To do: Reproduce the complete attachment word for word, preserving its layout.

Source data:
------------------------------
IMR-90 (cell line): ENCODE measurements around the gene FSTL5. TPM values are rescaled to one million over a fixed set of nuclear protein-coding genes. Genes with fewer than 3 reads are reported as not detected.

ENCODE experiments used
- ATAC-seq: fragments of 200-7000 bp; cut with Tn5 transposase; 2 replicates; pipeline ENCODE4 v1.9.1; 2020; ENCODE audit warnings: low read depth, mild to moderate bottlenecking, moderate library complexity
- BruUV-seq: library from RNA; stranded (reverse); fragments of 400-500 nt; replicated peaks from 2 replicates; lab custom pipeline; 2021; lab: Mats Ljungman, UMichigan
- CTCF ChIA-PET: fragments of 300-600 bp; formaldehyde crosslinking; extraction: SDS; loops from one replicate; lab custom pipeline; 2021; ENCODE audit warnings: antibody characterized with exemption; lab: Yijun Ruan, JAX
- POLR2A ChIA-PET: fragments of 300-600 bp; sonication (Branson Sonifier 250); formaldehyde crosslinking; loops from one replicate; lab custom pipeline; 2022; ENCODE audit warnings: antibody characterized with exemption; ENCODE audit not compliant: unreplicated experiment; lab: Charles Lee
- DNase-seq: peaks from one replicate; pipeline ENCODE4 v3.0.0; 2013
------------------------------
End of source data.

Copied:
IMR-90 (cell line): ENCODE measurements around the gene FSTL5. TPM values are rescaled to one million over a fixed set of nuclear protein-coding genes. Genes with fewer than 3 reads are reported as not detected.

ENCODE experiments used
- ATAC-seq: fragments of 200-7000 bp; cut with Tn5 transposase; 2 replicates; pipeline ENCODE4 v1.9.1; 2020; ENCODE audit warnings: low read depth, mild to moderate bottlenecking, moderate library complexity
- BruUV-seq: library from RNA; stranded (reverse); fragments of 400-500 nt; replicated peaks from 2 replicates; lab custom pipeline; 2021; lab: Mats Ljungman, UMichigan
- CTCF ChIA-PET: fragments of 300-600 bp; formaldehyde crosslinking; extraction: SDS; loops from one replicate; lab custom pipeline; 2021; ENCODE audit warnings: antibody characterized with exemption; lab: Yijun Ruan, JAX
- POLR2A ChIA-PET: fragments of 300-600 bp; sonication (Branson Sonifier 250); formaldehyde crosslinking; loops from one replicate; lab custom pipeline; 2022; ENCODE audit warnings: antibody characterized with exemption; ENCODE audit not compliant: unreplicated experiment; lab: Charles Lee
- DNase-seq: peaks from one replicate; pipeline ENCODE4 v3.0.0; 2013